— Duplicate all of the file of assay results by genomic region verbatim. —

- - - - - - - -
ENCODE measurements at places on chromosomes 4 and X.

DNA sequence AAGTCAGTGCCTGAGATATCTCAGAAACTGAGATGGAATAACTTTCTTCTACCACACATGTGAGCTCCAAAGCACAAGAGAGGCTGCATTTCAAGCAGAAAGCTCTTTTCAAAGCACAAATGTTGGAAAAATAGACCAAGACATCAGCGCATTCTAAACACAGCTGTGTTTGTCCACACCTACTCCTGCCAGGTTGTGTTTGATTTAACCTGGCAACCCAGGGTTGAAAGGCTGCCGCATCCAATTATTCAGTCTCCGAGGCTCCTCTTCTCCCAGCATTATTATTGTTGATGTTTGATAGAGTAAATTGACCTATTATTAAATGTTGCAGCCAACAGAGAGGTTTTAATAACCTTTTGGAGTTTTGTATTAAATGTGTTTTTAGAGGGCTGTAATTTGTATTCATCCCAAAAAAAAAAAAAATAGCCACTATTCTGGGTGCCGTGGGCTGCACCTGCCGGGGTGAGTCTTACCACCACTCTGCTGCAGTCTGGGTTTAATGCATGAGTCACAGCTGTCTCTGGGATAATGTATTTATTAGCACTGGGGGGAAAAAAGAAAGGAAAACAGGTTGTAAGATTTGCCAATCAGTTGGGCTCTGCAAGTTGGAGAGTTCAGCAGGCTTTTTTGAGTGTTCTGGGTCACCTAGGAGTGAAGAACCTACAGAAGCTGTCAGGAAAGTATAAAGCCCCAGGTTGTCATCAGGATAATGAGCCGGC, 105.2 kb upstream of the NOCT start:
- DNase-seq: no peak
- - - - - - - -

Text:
ENCODE measurements at places on chromosomes 4 and X.

DNA sequence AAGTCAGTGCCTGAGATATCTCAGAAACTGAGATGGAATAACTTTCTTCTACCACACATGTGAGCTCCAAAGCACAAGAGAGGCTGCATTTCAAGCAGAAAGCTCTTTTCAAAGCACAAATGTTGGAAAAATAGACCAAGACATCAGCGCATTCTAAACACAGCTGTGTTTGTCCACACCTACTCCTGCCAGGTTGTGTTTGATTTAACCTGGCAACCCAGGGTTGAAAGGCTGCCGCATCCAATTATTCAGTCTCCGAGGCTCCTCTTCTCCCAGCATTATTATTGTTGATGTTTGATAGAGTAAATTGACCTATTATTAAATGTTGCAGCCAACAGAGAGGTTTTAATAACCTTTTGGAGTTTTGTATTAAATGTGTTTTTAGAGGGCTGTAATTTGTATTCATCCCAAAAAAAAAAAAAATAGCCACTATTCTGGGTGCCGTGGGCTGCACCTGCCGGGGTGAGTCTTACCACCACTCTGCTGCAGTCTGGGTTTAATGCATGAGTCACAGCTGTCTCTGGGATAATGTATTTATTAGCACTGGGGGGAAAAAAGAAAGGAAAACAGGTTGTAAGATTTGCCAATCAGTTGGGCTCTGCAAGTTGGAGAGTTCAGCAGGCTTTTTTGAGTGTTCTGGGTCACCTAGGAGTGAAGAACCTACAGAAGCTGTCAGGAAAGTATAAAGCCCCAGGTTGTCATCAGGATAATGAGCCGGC, 105.2 kb upstream of the NOCT start:
- DNase-seq: no peak